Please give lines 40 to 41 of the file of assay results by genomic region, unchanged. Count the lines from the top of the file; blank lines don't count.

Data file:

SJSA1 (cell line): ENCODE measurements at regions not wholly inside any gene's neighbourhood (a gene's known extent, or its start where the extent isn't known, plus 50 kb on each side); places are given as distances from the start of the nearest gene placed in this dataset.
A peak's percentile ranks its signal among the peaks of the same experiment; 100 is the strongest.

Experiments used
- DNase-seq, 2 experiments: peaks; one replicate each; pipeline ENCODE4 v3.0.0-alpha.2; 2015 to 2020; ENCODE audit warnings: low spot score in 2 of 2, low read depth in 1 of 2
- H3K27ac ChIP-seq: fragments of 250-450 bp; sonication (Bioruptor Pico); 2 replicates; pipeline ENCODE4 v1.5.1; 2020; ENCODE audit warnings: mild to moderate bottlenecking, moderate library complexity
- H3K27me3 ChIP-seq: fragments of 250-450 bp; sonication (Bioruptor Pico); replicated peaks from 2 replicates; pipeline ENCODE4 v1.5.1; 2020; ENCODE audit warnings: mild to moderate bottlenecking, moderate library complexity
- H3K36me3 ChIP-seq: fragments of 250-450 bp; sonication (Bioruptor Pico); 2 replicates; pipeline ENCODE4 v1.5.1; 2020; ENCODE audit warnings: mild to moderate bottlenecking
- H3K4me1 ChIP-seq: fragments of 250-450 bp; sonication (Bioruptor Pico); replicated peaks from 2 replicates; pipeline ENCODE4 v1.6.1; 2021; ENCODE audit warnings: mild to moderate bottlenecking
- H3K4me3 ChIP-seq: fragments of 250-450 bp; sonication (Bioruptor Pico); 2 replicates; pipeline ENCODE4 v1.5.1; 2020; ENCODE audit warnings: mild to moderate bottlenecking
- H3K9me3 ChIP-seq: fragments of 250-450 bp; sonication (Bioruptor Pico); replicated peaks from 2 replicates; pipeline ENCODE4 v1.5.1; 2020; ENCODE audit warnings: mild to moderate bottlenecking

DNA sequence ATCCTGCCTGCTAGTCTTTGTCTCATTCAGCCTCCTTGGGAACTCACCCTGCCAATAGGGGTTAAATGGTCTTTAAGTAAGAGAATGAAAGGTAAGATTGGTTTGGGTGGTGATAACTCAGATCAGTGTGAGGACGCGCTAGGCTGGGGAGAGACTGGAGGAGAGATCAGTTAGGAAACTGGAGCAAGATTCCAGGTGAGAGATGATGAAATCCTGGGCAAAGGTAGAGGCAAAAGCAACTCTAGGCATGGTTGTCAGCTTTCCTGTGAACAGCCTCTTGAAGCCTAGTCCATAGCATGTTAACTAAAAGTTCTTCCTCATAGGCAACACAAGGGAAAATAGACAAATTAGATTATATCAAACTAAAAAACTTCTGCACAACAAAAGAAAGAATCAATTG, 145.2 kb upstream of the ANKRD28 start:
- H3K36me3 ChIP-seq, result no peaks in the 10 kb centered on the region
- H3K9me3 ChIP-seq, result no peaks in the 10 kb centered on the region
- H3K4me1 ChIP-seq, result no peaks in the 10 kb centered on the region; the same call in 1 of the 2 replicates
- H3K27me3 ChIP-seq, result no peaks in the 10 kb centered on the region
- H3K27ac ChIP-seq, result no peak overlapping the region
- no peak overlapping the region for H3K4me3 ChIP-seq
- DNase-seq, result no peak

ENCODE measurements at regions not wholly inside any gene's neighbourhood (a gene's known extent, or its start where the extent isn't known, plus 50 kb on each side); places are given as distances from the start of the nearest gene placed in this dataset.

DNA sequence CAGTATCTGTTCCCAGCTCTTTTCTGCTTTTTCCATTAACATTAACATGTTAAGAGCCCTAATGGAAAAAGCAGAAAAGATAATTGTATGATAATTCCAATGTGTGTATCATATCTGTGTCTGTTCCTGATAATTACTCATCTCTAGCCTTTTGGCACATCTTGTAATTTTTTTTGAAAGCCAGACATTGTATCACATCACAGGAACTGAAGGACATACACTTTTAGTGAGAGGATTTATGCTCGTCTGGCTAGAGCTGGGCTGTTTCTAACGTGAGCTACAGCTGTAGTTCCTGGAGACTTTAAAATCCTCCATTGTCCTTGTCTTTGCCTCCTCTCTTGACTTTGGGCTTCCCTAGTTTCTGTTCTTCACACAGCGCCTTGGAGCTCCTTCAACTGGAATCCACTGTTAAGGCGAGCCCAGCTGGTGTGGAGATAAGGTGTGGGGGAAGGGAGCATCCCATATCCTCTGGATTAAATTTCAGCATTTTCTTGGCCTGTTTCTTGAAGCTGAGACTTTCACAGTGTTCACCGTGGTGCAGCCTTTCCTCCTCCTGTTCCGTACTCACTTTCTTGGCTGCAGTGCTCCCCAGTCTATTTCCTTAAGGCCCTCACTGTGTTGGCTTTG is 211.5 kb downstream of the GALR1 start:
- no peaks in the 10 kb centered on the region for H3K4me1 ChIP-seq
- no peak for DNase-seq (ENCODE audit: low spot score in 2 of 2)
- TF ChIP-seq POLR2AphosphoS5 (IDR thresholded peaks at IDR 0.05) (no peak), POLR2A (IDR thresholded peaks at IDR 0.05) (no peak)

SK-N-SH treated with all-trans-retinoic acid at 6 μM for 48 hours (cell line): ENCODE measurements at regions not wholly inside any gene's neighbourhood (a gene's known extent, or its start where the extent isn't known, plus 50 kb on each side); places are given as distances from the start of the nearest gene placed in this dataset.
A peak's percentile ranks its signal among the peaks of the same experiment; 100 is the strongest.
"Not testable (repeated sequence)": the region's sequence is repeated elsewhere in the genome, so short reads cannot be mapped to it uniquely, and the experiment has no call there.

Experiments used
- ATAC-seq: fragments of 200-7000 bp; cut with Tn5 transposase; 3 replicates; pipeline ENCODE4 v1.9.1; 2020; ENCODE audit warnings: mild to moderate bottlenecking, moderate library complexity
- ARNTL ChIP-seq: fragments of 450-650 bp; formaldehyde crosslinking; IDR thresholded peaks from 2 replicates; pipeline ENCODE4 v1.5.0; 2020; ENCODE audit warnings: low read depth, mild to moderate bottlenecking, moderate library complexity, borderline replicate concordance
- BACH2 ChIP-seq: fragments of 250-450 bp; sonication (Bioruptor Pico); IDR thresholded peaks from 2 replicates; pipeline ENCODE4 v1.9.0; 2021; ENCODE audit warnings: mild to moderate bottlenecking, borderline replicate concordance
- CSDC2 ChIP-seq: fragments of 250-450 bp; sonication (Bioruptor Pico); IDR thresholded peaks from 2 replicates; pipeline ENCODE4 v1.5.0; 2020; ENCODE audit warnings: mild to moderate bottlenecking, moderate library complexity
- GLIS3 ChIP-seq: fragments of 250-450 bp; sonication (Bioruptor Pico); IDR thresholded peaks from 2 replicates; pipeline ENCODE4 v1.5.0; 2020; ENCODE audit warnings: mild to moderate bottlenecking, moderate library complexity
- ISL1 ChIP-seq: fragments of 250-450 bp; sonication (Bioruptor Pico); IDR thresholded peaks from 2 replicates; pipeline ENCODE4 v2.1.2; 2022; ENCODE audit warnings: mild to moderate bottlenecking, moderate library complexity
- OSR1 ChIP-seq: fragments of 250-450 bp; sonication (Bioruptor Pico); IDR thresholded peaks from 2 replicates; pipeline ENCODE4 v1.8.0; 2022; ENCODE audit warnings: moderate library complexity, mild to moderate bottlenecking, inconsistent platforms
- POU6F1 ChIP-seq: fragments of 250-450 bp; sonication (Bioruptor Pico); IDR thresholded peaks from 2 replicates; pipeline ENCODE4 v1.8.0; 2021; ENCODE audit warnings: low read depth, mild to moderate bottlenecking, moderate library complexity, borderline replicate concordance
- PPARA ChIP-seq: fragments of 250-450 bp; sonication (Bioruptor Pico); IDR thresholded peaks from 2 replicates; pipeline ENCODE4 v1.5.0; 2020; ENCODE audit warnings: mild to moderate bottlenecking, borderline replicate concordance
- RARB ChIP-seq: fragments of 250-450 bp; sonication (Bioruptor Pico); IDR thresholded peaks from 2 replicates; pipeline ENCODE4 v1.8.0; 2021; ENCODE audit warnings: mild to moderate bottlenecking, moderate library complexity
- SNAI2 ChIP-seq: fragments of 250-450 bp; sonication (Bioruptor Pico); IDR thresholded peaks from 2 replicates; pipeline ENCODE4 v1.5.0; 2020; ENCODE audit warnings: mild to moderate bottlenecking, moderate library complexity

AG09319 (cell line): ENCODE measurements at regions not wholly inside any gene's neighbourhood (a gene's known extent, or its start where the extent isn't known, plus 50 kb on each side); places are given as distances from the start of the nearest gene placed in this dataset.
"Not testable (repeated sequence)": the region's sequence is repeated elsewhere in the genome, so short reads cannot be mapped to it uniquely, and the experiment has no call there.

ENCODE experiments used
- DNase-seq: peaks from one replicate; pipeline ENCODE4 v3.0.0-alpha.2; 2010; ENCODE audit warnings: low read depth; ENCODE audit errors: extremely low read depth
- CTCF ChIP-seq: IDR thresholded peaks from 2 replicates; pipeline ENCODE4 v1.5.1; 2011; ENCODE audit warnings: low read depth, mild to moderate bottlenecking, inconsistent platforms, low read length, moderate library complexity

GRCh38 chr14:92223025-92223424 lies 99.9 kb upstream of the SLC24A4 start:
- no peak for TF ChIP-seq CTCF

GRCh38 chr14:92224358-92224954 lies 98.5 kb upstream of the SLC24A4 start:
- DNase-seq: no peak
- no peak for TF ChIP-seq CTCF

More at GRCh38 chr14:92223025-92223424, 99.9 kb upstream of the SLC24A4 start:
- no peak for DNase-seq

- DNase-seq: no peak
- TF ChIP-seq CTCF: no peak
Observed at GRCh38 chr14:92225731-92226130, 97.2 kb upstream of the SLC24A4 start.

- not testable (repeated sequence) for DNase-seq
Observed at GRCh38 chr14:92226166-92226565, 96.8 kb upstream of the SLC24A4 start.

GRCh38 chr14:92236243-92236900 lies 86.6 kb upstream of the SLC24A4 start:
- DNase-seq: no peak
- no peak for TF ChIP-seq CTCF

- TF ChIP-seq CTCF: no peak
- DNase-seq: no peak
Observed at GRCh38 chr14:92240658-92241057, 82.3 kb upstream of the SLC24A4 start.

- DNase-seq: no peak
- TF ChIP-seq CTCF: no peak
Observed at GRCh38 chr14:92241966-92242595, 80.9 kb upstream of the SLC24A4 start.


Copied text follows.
"Not testable (repeated sequence)": the region's sequence is repeated elsewhere in the genome, so short reads cannot be mapped to it uniquely, and the experiment has no call there.

ENCODE experiments used